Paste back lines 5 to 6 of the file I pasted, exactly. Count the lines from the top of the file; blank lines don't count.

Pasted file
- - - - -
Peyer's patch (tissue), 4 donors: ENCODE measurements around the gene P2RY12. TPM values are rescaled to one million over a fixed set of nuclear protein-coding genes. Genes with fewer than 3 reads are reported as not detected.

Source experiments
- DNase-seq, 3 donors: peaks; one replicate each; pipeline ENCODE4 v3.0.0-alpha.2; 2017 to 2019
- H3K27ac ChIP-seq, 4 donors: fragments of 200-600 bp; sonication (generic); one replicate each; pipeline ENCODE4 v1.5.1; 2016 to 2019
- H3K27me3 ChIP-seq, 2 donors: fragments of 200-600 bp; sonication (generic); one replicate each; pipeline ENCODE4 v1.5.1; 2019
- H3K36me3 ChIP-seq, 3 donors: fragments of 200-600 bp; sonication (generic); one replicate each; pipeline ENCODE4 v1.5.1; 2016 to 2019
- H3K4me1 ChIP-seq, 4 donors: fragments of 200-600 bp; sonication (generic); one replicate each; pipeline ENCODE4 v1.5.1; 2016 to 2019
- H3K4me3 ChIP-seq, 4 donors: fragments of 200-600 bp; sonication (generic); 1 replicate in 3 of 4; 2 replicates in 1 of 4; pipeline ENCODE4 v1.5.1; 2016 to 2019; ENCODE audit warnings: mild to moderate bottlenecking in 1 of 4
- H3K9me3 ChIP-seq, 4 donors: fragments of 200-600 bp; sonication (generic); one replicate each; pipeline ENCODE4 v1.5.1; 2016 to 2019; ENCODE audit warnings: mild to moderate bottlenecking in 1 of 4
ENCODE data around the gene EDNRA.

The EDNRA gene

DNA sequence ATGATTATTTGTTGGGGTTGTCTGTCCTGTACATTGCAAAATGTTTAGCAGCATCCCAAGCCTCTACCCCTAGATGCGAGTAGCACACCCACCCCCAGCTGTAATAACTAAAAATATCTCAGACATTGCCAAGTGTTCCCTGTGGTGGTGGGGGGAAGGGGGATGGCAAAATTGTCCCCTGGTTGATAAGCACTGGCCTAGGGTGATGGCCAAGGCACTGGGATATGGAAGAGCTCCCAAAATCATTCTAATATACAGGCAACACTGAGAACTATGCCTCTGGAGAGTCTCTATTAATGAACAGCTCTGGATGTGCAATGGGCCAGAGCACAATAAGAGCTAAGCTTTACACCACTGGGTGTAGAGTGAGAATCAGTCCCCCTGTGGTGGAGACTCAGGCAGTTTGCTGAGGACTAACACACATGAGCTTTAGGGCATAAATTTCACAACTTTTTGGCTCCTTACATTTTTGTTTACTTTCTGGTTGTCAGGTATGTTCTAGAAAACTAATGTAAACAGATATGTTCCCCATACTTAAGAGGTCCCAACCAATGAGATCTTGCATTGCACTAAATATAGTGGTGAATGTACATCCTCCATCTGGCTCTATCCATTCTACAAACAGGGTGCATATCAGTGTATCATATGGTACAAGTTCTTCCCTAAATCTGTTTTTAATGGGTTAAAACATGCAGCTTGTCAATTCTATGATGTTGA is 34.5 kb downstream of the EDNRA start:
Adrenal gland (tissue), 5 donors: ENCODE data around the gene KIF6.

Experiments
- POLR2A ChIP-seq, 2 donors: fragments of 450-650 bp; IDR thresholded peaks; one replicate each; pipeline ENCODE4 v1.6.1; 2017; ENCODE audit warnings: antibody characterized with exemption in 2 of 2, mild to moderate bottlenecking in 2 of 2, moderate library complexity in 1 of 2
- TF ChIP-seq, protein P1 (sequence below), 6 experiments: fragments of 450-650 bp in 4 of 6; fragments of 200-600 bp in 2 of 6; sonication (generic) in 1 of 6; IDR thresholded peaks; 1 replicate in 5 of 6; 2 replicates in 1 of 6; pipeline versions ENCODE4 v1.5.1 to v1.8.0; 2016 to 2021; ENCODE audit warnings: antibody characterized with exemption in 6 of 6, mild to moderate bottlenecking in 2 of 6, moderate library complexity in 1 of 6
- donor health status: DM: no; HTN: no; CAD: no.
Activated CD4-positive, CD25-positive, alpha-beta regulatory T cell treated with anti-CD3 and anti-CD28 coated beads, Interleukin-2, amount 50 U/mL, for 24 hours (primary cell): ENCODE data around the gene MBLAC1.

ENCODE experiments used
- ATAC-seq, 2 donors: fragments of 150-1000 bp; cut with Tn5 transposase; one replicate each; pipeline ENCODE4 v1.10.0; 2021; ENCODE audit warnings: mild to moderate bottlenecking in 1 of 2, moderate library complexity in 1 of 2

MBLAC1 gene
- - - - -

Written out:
- H3K27me3 ChIP-seq, 2 donors: fragments of 200-600 bp; sonication (generic); one replicate each; pipeline ENCODE4 v1.5.1; 2019
- H3K36me3 ChIP-seq, 3 donors: fragments of 200-600 bp; sonication (generic); one replicate each; pipeline ENCODE4 v1.5.1; 2016 to 2019